Amy Schumer is sharing her take on the continued debate over one woman’s account of a sexual encounter with actor Aziz Ansari, which the accuser called “the worst night of my life.”
In a new interview for The Katie Couric Podcast, the actress addresses the #MeToo movement, and opines specifically on the allegation made against the Master of None creator and star, who she calls a “friend.”
“I don’t think anyone wants to see Aziz’s career ruined or his life ruined or anything like that, but that’s where people’s minds go,” Schumer tells Couric. “They go ‘Does he deserve this?’ And it’s really not about that. I think it’s about expressing and showing women that that behavior is not okay and not only can you leave, but you need to leave. Because then the women who come after you, you’re leaving a mark for them too.”
She later adds of Ansari, “He’s been my friend and I really feel for the woman. I identify with all the women in these situations. Even if it’s my friend, I don’t go, ‘Oh, but he’s a good guy.’ I think, ‘What would it feel like to have been her?’ ”
Earlier this year, Ansari responded after an unidentified 23-year-old woman alleged to Babe.net that, during a date with the actor, several sexual acts occurred even though she was “physically giving off cues that I wasn’t interested.”
The woman—referred to only as Grace—said that she told Ansari she didn’t want to feel forced into sex, and claimed that though he expressed understanding, he later again allegedly kept trying to kiss her and undo her pants.
Grace also said that “It took a really long time for me to validate this as sexual assault,” telling Babe.net, “I was debating if this was an awkward sexual experience or sexual assault. And that’s why I confronted so many of my friends and listened to what they had to say, because I wanted validation that it was actually bad.”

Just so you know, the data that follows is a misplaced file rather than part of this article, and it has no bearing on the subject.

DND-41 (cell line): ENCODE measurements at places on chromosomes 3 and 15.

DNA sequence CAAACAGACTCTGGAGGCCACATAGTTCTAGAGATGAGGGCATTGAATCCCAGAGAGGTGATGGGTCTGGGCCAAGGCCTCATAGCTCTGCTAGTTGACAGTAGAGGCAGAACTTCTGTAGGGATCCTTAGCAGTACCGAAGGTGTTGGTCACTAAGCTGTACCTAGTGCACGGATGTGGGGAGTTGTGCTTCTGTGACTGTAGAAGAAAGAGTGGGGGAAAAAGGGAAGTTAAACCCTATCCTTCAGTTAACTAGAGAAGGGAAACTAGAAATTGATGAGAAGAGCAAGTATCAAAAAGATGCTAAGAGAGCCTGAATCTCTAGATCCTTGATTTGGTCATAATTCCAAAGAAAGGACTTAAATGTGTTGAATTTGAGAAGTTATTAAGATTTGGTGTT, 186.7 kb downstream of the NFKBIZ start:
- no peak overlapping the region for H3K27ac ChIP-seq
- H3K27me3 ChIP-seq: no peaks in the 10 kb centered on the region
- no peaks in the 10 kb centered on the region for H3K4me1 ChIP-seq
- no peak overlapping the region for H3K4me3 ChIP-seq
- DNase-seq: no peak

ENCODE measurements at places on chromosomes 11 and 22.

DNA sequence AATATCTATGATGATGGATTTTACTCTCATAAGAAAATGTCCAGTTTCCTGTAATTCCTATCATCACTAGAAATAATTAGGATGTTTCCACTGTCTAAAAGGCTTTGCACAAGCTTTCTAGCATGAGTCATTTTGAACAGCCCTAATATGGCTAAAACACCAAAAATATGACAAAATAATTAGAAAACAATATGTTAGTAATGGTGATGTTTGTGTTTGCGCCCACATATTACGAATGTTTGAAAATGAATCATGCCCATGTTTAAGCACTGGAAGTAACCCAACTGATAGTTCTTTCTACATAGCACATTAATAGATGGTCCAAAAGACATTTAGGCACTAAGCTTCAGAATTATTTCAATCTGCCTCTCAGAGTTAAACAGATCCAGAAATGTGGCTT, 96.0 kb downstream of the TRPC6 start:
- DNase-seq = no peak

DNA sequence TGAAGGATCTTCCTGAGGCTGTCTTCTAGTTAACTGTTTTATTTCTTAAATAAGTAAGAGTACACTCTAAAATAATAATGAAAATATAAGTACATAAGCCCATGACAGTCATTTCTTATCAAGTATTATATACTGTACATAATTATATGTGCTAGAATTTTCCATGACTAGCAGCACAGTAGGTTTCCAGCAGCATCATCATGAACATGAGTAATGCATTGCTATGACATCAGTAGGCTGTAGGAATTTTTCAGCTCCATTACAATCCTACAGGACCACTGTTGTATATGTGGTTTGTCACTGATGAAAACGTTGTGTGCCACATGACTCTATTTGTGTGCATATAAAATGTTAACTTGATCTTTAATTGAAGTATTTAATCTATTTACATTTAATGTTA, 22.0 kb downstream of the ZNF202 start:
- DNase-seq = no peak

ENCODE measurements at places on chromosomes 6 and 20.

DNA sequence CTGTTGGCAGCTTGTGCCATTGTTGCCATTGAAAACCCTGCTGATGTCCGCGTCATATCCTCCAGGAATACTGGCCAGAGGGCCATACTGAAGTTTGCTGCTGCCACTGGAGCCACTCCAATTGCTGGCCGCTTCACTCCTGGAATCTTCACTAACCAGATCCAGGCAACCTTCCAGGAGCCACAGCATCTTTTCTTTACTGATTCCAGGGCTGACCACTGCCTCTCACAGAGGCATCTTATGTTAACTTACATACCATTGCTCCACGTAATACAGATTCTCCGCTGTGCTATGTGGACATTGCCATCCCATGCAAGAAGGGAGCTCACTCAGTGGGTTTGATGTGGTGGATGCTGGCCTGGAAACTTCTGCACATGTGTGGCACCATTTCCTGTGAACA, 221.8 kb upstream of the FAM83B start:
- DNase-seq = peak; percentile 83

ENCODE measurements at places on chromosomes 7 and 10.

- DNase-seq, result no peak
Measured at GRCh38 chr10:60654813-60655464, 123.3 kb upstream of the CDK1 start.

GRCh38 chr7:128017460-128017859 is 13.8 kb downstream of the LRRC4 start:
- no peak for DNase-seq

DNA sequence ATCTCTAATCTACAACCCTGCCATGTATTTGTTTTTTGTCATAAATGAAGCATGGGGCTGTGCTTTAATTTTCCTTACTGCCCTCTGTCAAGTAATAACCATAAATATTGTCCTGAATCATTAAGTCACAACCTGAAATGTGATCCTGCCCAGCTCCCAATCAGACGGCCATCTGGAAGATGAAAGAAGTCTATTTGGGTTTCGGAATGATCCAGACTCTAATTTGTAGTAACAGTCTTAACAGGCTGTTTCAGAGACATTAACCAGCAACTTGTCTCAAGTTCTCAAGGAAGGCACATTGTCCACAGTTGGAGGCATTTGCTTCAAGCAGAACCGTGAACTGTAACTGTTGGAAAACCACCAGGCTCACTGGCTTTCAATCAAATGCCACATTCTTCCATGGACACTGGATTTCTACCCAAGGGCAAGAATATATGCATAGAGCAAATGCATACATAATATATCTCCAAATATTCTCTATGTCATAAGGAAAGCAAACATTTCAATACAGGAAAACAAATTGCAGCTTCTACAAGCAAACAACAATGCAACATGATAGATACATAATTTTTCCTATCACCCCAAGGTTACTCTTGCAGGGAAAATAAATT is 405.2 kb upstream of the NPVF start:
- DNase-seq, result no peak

In a statement given to People, Ansari said that he and the woman engaged “in sexual activity, which by all indications was completely consensual.”
He continued, “The next day, I got a text from her saying that although ‘it may have seemed okay,’ upon further reflection, she felt uncomfortable. It was true that everything did seem okay to me, so when I heard that it was not the case for her, I was surprised and concerned. I took her words to heart and responded privately after taking the time to process what she had said.”
In her interview with Couric—which is part of a series of conversations the former news anchor and her co-host, Brian Goldsmith, are doing with “wonder women”—Schumer says women should make “no” excuses when it comes to behavior that makes them uncomfortable.
“If you have a doctor that makes you uncomfortable, or you get a massage, or you have a date with someone and they coerce you in a situation like the Aziz one, I don’t think there’s any sort of criminal charge, but I think that it’s good for everybody to learn that that behavior’s not acceptable,” says the star. “It’s not a crime, but it’s not cool. And it can still really mess with a woman.”
Schumer adds that though asserting to others what behavior is unacceptable can be a “hard” conversation, “we just can’t let things continue the way they’ve continued, because there are so many different levels of it.”
The 36-year-old has previously opened up about her own harrowing experience, writing in her memoir, The Girl with the Lower Back Tattoo, that her first sexual experience at age 17 was not consensual.
She tells Couric in the new interview, “I’ve been flat-out raped.”
“But there are so many other kinds of sexual misconduct,” she adds. “We’ve all — every woman I know, every woman in this room — we’ve all had these experiences. And in this current climate, it brings these things up and you go ‘God, none of that was okay.’ ”
She adds that the current movement can serve as a teachable moment for men. “A lot of the men in my life are open to self reflection and evolving and I am.”
The lengthy interview covers an array of topics, including the fight for equal pay and her 2017 Netflix comedy special. Last year, Schumer made headlines when it was revealed she renegotiated her salary once she learned what Chris Rock and Dave Chappelle were paid for their respective stand-up specials.
“I asked by myself,” she says. “I didn’t pay anybody any commission on the extra money I received.”
The Katie Couric Podcast’s “wonder women” series has also included Maggie Haberman of the New York Times, Rep. Maxine Powers, and will soon feature Orange Is the New Black‘s Laverne Cox.
This Story Originally Appeared On People